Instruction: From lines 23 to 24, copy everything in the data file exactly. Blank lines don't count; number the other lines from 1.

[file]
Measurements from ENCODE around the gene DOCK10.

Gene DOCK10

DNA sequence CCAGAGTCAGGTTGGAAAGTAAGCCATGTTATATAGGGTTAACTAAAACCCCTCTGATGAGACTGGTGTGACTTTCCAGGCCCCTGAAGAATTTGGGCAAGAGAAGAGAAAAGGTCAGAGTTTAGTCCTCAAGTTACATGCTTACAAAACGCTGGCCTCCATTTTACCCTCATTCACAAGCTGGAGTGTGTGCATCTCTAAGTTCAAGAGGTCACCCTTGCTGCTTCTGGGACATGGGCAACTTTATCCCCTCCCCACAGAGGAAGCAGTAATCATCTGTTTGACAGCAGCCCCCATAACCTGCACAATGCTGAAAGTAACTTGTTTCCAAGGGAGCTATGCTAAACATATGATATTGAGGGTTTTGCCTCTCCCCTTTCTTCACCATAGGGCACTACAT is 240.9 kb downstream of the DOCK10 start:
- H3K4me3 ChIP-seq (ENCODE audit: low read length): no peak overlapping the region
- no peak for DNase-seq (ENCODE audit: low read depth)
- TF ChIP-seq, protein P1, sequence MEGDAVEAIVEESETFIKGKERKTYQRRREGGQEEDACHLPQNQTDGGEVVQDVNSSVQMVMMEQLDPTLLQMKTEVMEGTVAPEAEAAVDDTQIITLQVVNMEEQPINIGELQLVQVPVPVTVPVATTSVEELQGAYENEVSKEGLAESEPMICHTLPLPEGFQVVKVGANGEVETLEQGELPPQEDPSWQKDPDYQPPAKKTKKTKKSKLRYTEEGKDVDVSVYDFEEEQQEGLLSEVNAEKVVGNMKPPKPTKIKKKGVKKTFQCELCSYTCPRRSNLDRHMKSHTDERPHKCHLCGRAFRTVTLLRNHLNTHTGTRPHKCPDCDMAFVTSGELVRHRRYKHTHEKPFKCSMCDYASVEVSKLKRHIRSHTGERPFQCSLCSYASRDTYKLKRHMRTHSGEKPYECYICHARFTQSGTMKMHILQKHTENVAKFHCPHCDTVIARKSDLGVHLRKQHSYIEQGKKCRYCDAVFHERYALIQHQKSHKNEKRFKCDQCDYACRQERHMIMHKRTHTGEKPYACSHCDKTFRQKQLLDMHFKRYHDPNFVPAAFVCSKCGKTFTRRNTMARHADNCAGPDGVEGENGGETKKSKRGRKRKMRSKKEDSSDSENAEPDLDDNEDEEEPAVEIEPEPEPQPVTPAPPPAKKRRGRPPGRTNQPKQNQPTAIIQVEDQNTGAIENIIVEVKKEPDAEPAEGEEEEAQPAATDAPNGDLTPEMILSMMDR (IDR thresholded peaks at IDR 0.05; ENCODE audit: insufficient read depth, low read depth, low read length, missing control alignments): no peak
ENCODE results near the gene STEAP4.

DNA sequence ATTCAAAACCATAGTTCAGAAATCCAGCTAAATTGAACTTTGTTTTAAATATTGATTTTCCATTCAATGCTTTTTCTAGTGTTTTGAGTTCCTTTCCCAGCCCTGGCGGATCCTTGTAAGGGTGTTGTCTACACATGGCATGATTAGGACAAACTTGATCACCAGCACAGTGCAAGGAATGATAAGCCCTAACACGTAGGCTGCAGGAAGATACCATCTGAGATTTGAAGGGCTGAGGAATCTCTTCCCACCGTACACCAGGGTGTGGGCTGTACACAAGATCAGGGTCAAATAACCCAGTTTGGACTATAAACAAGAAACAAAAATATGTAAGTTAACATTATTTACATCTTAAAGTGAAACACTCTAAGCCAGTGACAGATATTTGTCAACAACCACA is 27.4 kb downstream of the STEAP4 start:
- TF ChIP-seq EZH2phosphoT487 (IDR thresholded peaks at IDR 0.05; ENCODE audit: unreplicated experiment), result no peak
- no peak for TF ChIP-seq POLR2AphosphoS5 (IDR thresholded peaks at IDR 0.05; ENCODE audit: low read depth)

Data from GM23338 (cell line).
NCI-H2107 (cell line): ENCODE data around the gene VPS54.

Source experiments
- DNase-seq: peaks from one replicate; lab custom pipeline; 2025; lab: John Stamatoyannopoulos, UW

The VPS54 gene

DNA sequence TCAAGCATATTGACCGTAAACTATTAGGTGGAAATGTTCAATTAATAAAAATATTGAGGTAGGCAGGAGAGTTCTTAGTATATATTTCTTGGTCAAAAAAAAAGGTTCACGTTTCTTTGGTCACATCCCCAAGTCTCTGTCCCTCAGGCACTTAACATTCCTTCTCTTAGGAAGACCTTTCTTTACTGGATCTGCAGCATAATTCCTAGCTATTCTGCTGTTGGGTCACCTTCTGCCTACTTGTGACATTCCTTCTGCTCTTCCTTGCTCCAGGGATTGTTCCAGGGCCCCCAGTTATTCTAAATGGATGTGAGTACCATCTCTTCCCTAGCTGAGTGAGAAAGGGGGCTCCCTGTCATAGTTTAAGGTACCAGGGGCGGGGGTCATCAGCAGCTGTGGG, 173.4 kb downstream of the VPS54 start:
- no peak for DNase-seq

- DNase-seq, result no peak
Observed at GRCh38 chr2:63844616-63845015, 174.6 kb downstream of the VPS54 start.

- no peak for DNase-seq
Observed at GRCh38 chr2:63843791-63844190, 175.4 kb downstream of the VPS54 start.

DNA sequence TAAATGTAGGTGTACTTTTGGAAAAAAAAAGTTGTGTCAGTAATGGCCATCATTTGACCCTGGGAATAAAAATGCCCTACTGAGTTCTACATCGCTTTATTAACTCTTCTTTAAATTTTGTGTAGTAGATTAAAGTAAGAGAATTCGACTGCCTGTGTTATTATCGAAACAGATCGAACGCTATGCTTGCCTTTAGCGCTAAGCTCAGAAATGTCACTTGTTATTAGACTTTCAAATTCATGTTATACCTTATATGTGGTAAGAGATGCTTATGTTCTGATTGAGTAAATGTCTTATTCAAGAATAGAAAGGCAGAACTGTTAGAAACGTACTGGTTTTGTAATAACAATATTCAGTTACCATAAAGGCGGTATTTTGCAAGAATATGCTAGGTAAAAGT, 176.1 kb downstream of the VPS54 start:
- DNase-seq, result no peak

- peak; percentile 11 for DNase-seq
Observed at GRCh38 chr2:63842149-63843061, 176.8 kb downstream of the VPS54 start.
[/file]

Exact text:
- DNase-seq, result no peak

- peak; percentile 11 for DNase-seq